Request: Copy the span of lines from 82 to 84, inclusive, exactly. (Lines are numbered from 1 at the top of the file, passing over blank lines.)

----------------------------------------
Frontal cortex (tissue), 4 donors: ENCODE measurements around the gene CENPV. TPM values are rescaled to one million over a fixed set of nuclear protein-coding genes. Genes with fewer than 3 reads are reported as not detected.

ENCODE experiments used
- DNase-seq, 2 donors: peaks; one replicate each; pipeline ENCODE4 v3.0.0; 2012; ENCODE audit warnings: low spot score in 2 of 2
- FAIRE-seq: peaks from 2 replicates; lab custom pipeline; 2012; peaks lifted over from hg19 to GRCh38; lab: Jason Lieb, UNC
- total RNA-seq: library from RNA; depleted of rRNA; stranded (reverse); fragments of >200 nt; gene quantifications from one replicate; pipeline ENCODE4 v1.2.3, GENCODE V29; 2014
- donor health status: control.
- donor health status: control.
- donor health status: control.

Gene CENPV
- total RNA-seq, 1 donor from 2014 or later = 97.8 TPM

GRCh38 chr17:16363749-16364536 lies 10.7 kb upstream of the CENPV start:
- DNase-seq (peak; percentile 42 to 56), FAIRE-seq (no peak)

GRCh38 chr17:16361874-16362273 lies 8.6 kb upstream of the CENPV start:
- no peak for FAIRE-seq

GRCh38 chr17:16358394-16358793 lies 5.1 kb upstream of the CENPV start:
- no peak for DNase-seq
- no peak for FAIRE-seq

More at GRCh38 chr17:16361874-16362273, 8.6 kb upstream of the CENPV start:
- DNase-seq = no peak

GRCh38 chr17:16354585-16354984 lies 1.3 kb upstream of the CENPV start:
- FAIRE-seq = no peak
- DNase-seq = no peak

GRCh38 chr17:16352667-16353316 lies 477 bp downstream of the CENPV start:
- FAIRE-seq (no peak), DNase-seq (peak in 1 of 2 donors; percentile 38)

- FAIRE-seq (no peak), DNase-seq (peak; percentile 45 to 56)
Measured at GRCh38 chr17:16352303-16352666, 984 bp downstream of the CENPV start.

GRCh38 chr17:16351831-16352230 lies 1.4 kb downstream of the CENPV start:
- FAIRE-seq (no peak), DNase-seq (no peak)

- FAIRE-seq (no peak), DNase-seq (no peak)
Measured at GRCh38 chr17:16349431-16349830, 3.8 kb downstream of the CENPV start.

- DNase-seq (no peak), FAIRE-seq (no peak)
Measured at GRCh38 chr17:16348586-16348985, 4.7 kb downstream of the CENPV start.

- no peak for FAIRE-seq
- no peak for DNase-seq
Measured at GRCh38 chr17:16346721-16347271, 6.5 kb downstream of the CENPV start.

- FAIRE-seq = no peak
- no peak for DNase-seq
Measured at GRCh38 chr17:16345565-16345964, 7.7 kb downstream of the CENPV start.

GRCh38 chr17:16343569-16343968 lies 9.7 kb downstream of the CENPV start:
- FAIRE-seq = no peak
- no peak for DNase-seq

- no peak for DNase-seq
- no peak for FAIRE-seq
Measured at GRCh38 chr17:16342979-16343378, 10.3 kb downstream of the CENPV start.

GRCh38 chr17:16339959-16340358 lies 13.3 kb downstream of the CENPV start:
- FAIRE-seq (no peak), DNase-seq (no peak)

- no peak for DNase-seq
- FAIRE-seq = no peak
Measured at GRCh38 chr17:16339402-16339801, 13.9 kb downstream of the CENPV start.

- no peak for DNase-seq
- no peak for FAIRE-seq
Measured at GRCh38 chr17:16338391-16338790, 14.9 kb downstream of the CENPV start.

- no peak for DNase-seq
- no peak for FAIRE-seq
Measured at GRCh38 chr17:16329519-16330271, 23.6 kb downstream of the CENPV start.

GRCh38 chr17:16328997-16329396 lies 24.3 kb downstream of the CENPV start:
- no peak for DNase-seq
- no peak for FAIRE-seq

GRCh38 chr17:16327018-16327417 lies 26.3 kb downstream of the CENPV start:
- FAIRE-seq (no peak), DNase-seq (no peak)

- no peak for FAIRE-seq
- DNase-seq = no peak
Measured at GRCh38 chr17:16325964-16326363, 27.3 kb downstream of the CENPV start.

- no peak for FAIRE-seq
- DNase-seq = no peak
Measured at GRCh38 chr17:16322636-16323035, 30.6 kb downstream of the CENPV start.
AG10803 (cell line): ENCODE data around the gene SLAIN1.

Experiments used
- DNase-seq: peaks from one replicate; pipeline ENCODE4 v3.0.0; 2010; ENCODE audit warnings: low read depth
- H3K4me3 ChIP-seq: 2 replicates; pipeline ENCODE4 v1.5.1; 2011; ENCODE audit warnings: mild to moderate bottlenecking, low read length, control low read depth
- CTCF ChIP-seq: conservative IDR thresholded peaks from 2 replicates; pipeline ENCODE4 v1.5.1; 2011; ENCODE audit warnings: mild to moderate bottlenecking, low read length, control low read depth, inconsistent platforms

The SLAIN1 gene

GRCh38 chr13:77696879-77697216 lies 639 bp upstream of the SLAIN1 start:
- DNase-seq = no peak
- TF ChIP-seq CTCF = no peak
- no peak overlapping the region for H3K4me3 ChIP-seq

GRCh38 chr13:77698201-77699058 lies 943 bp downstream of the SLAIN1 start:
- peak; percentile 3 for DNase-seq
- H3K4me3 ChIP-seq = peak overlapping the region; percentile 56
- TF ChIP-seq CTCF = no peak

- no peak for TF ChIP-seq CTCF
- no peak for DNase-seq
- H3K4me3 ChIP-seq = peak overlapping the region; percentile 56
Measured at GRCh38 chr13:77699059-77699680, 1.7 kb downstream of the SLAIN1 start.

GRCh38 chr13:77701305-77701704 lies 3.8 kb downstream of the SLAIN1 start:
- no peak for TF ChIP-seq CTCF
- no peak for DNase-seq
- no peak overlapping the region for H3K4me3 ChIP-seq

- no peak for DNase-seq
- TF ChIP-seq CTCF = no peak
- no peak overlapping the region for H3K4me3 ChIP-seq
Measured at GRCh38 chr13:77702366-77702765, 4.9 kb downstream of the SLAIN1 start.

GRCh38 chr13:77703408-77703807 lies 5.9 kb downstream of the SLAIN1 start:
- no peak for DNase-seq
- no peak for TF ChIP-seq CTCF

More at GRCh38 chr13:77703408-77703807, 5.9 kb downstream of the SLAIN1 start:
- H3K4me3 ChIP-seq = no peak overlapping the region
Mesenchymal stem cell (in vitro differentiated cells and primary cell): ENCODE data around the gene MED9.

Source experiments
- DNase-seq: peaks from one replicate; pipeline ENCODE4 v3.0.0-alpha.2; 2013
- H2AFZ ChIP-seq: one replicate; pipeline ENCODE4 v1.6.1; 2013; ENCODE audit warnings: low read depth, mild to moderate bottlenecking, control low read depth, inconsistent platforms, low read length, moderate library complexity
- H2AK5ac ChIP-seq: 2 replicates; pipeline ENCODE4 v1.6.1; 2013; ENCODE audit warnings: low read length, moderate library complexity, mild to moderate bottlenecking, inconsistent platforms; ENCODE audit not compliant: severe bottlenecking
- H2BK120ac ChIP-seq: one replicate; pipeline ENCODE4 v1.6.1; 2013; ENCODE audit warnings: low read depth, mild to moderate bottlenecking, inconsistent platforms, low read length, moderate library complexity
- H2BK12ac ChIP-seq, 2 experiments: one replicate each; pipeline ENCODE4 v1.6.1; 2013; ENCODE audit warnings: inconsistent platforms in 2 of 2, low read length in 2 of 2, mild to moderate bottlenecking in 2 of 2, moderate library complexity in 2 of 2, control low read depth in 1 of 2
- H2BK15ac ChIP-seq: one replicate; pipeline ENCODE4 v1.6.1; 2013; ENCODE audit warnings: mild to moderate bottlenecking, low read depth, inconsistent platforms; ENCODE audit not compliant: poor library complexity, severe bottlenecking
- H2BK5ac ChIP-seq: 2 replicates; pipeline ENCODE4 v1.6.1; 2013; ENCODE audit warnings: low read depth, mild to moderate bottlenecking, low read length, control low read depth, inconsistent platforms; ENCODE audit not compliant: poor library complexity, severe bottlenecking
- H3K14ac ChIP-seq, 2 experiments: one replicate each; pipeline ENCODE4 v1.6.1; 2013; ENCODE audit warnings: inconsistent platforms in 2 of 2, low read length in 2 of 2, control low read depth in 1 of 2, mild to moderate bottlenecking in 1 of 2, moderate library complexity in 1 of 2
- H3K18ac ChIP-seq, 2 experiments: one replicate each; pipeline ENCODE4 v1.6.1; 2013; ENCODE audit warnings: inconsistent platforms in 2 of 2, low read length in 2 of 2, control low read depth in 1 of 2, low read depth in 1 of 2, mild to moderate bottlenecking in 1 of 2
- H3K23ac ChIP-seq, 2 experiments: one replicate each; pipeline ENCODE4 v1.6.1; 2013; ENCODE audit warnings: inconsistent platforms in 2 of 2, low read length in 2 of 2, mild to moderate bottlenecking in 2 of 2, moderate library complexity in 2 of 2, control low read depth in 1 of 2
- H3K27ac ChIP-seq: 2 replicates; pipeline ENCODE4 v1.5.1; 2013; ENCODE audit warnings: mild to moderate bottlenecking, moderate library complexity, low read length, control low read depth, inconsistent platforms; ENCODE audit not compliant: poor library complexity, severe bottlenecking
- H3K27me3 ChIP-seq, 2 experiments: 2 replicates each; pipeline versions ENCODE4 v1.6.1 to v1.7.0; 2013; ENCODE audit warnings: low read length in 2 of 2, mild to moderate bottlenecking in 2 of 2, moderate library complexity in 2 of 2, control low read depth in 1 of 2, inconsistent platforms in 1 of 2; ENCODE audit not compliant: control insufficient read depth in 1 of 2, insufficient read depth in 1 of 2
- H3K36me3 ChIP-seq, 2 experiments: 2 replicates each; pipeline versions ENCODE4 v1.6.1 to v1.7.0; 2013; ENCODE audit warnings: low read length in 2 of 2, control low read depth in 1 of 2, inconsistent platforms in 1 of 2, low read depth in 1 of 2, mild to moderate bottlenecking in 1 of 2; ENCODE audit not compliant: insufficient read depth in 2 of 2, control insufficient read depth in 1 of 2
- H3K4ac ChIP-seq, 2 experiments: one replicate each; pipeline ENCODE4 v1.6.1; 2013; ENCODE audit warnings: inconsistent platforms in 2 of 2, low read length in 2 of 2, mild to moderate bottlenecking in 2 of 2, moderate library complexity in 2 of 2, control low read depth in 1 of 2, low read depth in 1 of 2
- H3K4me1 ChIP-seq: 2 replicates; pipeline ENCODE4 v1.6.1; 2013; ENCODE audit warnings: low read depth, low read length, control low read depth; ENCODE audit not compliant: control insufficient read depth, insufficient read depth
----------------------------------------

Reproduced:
- no peak for DNase-seq
- H3K4me3 ChIP-seq = peak overlapping the region; percentile 56
Measured at GRCh38 chr13:77699059-77699680, 1.7 kb downstream of the SLAIN1 start.